If you want to get people riled up, threaten to mess with the Constitution, or at least, what they think is in the Constitution.

Two letters regarding recent discussions by the Portland Charter Commission are a case in point:

“Regarding voting,” writes a reader from Scarborough, “The U.S. Constitution states that U.S. Citizens and naturalized citizens are the only ones eligible to vote.

“If others wish to vote, they must become U.S. citizens.”

A similar sentiment comes from another Scarborough man, who writes with great passion and much punctuation:

“If you are NOT A CITIZEN you can’t vote!!! What’s the matter with this country? We have a Constitution for a reason! READ IT!! If you are not trying to become a U.S. Citizen, then you shouldn’t be here anyway! When you become a citizen then you can vote, BUT NOT UNTIL THEN!!!!!”

Reading the Constitution sounds like a good idea, but if you do, you won’t find anything written in block capital letters followed by five exclamation points, or anything about being a citizen before you can vote. It’s just not there.

It does say that “the people will elect” their representatives, but it doesn’t say how they are supposed to do it or even who “the people” are. For the first century or so of our history, women weren’t included, and in some states black people didn’t make the cut of “the people” until a century after they were officially enfranchised at the end of the Civil War.

The Constitution does say who you can’t prohibit from voting, like, say, anyone 18 or older. But it leaves the rest of the business of setting the rules up to the states, and if Maine wants to let 6-year-olds vote, get ready for a landslide win for the “Eat Dessert First Party.”

A very helpful resource on what is not in the U.S. Constitution is available on a Web page called “Things that are not in the U.S. Constitution,” found on www.usconstitution.net.

Among the bedrocks of our democracy that were somehow left off our founding document are the phrases “separation of church and state,” and “trial by a jury of your peers,” or terms like “filibuster” and its evil twin, “reconciliation.”

The real document calls for a presidential selection process that sounds more like a party game than what we do every four years. The Constitution sets the rules, but it also lets us change them.

Voter eligibility is a hot issue these days because some members of the Portland Charter Commission would like to send a question to the city’s voters that would allow non-citizens who are legal residents of the city, state and country to vote in municipal elections.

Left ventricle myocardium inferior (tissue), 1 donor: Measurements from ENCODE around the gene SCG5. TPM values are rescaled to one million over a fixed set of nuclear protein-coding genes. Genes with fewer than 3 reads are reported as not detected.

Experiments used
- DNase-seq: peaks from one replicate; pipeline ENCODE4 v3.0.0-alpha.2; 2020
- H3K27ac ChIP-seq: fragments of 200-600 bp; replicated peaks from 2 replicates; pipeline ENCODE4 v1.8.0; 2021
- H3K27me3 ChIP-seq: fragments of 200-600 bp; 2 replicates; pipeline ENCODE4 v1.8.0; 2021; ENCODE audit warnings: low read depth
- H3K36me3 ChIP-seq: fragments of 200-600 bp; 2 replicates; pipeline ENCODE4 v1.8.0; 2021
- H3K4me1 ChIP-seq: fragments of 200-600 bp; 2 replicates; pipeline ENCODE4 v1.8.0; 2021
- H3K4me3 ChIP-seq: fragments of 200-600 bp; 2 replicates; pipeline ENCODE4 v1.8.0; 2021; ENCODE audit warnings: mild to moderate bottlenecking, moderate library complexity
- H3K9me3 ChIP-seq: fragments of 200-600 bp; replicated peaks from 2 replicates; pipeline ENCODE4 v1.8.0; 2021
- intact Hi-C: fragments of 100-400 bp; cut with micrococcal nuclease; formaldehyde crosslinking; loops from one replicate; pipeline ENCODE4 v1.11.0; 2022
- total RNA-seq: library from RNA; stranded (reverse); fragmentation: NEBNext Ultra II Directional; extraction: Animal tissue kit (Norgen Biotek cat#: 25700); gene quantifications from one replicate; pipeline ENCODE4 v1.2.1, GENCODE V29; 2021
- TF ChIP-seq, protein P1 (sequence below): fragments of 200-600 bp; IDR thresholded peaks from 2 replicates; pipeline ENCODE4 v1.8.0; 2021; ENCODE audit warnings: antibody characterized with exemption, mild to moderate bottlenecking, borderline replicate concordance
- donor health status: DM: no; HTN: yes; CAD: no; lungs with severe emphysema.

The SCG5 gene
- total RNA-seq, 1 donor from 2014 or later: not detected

Right now they are no more allowed to fill out a ballot in Portland than those two exercized letter writers from Scarborough, even though the immigrants live here, pay taxes and send their kids to school.

Whether something is or isn’t in the Constitution is relevant to the conversation because citizenship sets a high standard when it comes to civic literacy that a lot of already-citizens can’t meet. To become a citizen you just don’t take an oath, you have to take a test with questions like this one (citizens-from-birth can play along at home).

“Who has the power to declare war?” The answer is Congress. Don’t feel bad if you got it wrong, the last nine presidents didn’t know either.

“Which of the following amendments does NOT address or guarantee voting rights, the 19th, 24th, 15th or 7th?”

Um, I’m sorry, I was told that there would no math.

Plenty of people who will legally go to the polls next November will not know the answers to these questions. And they will probably do no worse a job of picking a city councilor than their neighbors who can answer them.

As Portland Charter Commission member Laurie Davis said last week, requiring citizenship for voting is a de facto reintroduction of the “literacy tests,” which were used in the Jim Crow South. Black voters were prevented from registering if they could not answer erudite literary questions, while illiterate whites went to the polls unchallenged.

Why should one set of residents have to know how many amendments there are in the Constitution, while another group gets to go right in, pounding their chests about amendments that exist only in their minds?

It would be reasonable for a state like Maine, which lets murderers vote in prison by absentee ballot, to give legal, permanent residents a say in who represents them on the School Committee.

Which is not to say that the Portland Charter is the place to fix this. Citizenship may not be a requirement for voters in the U.S. Constitution, but it is definitely there in state law.

According to Title 21-A, Chapter 3, Subchapter 2, Section 111, in order to vote in any election in a municipality a person must be of age, a resident, registered to vote — and a citizen of the United States.

It seems that before the city picks an expensive fight in the courts, activists should focus on getting this changed in the Legislature.

After all, that’s where they make the laws. And that is in the Constitution. I’m pretty sure.

 

Greg Kesich is an editorial writer. He can be contacted at 791-6481, or: [email protected]